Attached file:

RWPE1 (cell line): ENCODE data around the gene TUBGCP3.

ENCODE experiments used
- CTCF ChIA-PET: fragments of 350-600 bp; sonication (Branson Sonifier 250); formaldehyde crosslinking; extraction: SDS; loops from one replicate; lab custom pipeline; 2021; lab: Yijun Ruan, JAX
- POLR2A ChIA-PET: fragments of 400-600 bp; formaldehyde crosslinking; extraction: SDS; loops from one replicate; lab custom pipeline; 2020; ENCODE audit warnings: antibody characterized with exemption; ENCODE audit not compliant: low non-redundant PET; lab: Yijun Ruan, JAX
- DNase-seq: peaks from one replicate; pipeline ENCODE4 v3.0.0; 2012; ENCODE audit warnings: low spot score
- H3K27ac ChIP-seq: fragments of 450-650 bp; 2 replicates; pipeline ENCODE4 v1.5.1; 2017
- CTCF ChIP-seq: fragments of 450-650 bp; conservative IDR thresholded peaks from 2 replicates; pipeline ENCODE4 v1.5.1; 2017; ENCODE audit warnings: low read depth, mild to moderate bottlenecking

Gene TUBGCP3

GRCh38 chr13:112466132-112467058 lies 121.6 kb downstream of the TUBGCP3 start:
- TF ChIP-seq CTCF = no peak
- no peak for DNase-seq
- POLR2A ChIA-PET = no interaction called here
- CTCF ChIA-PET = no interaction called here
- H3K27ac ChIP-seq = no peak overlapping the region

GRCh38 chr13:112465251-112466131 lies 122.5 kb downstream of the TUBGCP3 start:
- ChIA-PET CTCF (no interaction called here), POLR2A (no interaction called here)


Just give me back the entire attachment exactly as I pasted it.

RWPE1 (cell line): ENCODE data around the gene TUBGCP3.

ENCODE experiments used
- CTCF ChIA-PET: fragments of 350-600 bp; sonication (Branson Sonifier 250); formaldehyde crosslinking; extraction: SDS; loops from one replicate; lab custom pipeline; 2021; lab: Yijun Ruan, JAX
- POLR2A ChIA-PET: fragments of 400-600 bp; formaldehyde crosslinking; extraction: SDS; loops from one replicate; lab custom pipeline; 2020; ENCODE audit warnings: antibody characterized with exemption; ENCODE audit not compliant: low non-redundant PET; lab: Yijun Ruan, JAX
- DNase-seq: peaks from one replicate; pipeline ENCODE4 v3.0.0; 2012; ENCODE audit warnings: low spot score
- H3K27ac ChIP-seq: fragments of 450-650 bp; 2 replicates; pipeline ENCODE4 v1.5.1; 2017
- CTCF ChIP-seq: fragments of 450-650 bp; conservative IDR thresholded peaks from 2 replicates; pipeline ENCODE4 v1.5.1; 2017; ENCODE audit warnings: low read depth, mild to moderate bottlenecking

Gene TUBGCP3

GRCh38 chr13:112466132-112467058 lies 121.6 kb downstream of the TUBGCP3 start:
- TF ChIP-seq CTCF = no peak
- no peak for DNase-seq
- POLR2A ChIA-PET = no interaction called here
- CTCF ChIA-PET = no interaction called here
- H3K27ac ChIP-seq = no peak overlapping the region

GRCh38 chr13:112465251-112466131 lies 122.5 kb downstream of the TUBGCP3 start:
- ChIA-PET CTCF (no interaction called here), POLR2A (no interaction called here)